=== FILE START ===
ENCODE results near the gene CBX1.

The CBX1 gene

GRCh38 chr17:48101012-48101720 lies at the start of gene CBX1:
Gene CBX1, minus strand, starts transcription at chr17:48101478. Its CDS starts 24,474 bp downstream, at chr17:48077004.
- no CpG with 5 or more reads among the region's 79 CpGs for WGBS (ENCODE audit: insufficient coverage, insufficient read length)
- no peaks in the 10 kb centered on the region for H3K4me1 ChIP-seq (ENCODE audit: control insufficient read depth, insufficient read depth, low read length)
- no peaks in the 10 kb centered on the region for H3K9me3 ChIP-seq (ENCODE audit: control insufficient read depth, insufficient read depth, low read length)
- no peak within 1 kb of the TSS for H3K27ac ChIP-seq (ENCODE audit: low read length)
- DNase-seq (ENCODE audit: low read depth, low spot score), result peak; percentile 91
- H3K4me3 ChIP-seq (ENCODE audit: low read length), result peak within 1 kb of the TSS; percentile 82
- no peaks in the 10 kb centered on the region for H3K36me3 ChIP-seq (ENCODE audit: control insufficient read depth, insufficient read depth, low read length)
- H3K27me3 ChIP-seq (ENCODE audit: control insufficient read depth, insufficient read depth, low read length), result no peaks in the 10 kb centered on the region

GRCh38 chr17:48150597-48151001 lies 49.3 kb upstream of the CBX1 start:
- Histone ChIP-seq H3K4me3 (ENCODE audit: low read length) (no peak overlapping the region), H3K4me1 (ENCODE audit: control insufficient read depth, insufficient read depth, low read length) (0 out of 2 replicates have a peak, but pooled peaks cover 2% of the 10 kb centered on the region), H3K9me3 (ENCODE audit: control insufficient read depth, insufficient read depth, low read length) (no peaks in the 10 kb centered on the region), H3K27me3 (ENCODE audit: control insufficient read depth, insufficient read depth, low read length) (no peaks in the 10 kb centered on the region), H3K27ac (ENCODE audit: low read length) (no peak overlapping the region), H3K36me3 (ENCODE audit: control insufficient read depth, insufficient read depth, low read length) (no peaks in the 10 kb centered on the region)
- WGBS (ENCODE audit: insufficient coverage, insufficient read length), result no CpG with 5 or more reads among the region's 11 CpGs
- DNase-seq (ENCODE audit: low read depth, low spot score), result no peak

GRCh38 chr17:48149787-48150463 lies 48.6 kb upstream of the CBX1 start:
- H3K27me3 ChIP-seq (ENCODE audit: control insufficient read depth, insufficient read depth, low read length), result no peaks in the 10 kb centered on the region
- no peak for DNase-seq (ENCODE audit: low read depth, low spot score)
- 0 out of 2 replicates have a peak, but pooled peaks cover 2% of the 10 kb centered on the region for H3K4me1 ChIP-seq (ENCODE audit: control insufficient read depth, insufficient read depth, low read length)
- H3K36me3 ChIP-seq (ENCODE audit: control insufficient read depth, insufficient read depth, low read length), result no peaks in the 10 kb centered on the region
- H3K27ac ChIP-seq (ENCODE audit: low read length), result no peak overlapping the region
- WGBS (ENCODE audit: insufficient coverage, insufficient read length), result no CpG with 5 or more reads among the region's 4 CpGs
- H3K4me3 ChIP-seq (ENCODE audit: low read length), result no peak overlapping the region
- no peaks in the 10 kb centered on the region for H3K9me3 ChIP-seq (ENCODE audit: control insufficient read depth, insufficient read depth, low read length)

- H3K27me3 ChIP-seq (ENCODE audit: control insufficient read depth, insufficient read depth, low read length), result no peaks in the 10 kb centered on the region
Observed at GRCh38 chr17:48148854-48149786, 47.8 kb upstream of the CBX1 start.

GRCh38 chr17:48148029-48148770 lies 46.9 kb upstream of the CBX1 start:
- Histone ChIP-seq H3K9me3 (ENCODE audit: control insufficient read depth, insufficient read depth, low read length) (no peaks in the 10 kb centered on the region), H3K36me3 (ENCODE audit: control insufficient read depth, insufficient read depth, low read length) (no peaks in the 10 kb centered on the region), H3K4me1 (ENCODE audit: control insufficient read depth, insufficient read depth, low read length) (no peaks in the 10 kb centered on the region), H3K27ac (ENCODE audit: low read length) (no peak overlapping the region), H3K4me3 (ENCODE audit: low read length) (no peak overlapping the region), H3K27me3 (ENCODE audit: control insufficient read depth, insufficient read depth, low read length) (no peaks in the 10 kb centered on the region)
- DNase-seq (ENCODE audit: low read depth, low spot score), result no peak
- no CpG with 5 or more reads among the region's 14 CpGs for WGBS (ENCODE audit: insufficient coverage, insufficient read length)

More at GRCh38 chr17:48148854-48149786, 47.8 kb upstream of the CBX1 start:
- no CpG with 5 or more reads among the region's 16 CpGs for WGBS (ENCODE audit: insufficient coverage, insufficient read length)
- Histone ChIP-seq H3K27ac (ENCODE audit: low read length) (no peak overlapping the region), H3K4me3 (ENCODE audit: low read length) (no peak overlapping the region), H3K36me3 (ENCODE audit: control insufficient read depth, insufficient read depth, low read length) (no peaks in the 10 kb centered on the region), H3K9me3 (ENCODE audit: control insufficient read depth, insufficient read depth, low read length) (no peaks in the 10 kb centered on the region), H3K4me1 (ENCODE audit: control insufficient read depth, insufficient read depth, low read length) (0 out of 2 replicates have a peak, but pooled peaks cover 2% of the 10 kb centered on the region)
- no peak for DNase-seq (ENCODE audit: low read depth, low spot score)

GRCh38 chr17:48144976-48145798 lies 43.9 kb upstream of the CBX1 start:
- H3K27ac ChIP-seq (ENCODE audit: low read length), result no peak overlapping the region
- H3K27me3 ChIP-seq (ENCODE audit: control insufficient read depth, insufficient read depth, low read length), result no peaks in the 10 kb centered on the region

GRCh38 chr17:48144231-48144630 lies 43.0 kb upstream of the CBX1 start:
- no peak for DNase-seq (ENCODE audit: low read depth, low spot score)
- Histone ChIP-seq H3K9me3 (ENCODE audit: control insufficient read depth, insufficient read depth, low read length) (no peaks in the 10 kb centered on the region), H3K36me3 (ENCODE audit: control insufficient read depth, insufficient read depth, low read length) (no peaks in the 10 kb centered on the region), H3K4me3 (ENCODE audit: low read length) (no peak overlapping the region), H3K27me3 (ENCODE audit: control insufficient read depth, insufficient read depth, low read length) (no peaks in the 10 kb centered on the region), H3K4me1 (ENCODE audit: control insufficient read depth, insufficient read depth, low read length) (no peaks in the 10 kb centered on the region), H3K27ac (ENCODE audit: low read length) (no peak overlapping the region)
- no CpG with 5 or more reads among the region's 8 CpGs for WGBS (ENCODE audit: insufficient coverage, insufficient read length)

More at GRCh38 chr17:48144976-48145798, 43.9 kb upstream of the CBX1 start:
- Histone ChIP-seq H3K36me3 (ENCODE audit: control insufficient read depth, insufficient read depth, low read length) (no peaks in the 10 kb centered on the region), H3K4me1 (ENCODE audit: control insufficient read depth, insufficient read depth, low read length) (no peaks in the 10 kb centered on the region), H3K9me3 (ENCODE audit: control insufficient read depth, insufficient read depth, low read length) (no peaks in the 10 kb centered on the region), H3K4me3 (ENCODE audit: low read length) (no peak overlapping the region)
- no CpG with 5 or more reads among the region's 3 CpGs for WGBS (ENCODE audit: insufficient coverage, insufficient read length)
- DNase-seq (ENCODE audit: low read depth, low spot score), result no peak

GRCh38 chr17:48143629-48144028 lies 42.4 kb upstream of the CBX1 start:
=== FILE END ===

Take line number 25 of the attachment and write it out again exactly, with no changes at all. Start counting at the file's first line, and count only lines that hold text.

- no peaks in the 10 kb centered on the region for H3K9me3 ChIP-seq (ENCODE audit: control insufficient read depth, insufficient read depth, low read length)